This subject is aimed at students with little or no programming experience. It aims to provide students with an understanding of the role computation can play in solving problems. It also aims to help students, regardless of their major, to feel justifiably confident of their ability to write small programs that allow them to accomplish useful goals. The class will use the Python™ programming language.

 

Prerequisites

This subject is aimed at students with little or no programming experience.

 

Goals

This subject has several related goals:

  • Provide an understanding of the role computation can play in solving problems.
  • Help students, including those who do not necessarily plan to major in Course VI, to feel justifiably confident of their ability to write small programs that allow them to accomplish useful goals.
  • Position students so that they can compete for UROPs and excel in subjects such as 6.01.

Course Curriculum

Session 1
Lecture 1: Goals of the course; what is computation; introduction to data types, operators, and variables Details 00:53:00
Lecture 2: Operators and operands; statements; branching, conditionals, and iteration Details 00:51:00
Lecture 3: Common code patterns: iterative programs Details 00:51:00
Lecture 4: Decomposition and abstraction through functions; introduction to recursion Details 00:51:00
Lecture 5: Floating point numbers, successive refinement, finding roots Details 00:44:00
Session 2
Lecture 6: Bisection methods, Newton/Raphson, introduction to lists Details 00:50:00
Lecture 7: Lists and mutability, dictionaries, pseudocode, introduction to efficiency Details 00:46:00
Lecture 8: Complexity; log, linear, quadratic, exponential algorithms Details 00:50:00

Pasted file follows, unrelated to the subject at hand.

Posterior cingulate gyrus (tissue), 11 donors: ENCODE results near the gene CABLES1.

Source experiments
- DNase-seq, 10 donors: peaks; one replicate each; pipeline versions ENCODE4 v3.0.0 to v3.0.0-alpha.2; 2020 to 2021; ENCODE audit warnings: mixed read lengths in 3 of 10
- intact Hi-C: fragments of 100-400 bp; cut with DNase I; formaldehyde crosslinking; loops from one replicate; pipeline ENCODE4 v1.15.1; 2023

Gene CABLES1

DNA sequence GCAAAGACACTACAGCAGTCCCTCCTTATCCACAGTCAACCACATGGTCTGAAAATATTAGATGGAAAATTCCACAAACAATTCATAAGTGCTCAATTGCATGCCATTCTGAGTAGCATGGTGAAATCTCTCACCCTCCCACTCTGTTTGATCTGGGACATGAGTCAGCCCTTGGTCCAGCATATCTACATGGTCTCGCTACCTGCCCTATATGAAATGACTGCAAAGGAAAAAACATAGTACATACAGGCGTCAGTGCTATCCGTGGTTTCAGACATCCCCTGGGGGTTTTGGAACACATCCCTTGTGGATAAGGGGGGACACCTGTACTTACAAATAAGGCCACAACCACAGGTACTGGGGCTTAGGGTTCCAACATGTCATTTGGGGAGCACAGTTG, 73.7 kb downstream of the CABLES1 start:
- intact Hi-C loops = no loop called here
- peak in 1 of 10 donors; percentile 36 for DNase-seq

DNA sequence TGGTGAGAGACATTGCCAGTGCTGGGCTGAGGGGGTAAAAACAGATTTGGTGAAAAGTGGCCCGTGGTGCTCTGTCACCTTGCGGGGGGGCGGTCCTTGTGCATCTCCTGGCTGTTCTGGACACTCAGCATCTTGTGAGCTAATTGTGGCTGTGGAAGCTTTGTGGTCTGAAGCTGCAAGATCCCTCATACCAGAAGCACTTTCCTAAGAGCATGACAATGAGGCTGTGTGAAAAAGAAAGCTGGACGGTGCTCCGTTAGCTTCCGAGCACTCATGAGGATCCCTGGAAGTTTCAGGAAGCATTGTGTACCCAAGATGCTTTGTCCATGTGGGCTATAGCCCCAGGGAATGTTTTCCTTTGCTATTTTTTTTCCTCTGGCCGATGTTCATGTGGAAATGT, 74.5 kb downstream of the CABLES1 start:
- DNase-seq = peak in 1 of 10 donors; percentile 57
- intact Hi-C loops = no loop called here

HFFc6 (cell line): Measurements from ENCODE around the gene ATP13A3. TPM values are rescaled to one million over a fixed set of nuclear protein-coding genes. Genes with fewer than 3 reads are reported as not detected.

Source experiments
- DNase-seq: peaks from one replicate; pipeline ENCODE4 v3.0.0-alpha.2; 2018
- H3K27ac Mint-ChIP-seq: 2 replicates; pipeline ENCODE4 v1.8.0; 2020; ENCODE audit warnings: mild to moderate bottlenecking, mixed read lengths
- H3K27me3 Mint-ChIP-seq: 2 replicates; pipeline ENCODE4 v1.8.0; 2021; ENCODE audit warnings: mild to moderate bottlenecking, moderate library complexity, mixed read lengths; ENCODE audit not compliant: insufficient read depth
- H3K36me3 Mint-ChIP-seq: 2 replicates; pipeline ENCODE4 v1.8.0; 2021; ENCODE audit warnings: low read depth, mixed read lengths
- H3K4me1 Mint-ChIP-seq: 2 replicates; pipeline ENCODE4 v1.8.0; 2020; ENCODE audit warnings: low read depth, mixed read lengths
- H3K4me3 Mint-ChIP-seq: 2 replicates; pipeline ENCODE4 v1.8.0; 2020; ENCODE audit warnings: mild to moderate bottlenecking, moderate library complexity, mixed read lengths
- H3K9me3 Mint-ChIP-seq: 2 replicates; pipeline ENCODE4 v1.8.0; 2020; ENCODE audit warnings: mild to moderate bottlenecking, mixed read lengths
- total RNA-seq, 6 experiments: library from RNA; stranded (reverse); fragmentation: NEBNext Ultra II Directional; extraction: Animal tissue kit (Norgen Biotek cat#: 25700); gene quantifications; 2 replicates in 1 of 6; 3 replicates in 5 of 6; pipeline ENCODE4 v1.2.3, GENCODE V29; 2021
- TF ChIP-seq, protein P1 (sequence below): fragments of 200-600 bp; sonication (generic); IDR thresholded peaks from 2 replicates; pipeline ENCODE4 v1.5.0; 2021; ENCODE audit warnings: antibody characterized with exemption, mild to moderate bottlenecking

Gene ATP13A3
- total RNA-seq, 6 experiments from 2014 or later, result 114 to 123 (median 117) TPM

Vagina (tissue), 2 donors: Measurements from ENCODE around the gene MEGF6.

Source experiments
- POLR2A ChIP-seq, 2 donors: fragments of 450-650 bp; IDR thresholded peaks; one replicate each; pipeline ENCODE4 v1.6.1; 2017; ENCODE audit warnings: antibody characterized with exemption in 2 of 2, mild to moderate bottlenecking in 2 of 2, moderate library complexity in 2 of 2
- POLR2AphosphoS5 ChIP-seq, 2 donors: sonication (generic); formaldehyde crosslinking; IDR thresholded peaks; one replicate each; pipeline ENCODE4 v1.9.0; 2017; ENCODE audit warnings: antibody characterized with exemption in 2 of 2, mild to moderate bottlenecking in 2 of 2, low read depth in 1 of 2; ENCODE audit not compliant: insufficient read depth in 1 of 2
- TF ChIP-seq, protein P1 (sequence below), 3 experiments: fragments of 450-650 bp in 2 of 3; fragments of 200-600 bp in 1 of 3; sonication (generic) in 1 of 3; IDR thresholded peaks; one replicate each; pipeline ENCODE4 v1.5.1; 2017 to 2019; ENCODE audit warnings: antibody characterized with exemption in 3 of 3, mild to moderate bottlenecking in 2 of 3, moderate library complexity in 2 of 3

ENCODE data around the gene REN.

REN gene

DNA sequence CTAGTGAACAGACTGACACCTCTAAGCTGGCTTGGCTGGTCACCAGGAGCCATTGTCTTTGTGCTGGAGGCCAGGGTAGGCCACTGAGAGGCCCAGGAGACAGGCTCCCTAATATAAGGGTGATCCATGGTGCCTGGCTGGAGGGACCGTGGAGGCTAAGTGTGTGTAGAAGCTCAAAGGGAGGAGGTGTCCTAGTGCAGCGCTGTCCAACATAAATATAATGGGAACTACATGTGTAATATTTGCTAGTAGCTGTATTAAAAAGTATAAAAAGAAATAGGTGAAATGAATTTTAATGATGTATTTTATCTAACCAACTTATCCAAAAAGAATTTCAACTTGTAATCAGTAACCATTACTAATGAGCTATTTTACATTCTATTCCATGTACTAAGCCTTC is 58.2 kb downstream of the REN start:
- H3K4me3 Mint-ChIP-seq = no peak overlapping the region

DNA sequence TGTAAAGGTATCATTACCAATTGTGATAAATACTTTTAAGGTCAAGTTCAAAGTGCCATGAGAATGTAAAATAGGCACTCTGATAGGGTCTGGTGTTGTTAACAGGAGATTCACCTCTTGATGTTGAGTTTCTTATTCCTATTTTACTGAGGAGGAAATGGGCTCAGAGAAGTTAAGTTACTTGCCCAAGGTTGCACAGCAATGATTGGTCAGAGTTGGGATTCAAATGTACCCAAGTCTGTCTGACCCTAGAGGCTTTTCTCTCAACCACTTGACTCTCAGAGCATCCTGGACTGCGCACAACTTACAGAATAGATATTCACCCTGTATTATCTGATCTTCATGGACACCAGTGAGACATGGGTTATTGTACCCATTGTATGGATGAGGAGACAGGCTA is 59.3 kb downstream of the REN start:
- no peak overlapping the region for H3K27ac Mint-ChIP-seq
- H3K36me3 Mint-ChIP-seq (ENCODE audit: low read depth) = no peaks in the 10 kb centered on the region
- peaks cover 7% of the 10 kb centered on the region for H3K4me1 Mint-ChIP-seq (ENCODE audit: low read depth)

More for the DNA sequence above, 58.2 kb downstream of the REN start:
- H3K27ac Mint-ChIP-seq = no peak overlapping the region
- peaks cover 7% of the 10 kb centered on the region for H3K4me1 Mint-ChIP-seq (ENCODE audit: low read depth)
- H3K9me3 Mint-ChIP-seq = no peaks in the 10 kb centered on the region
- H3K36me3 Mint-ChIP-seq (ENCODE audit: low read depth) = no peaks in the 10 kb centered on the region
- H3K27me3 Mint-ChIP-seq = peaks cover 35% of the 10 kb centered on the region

Lecture 9: Binary search, bubble and selection sorts Details 00:47:00
Lecture 10: Divide and conquer methods, merge sort, exceptions Details 00:46:00
Session 3
Lecture 11: Testing and debugging Details 00:49:00
Lecture 12: More about debugging, knapsack problem, introduction to dynamic programming Details 00:50:00
Lecture 13: Dynamic programming: overlapping subproblems, optimal substructure Details 00:49:00
Lecture 14: Analysis of knapsack problem, introduction to object-oriented programming Details 00:51:00
Lecture 15: Abstract data types, classes and methods Details 00:50:00
Session 4
Lecture 16: Encapsulation, inheritance, shadowing Details 00:50:00
Lecture 17: Computational models: random walk simulation Details 00:49:00
Lecture 18: Presenting simulation results, Pylab, plotting Details 00:53:00
Lecture 19: Biased random walks, distributions Details 00:50:00
Lecture 20: Monte Carlo simulations, estimating pi Details 00:48:00
Session 5
Lecture 21: Validating simulation results, curve fitting, linear regression Details 00:54:00
Lecture 22: Normal, uniform, and exponential distributions; misuse of statistics Details 00:51:00
Lecture 23: Stock market simulation Details 00:51:00
Lecture 24: Course overview; what do computer scientists do? Details 00:43:00
Self Assessment
Assignments Details 01:30:00
Exams Details 03:00:00

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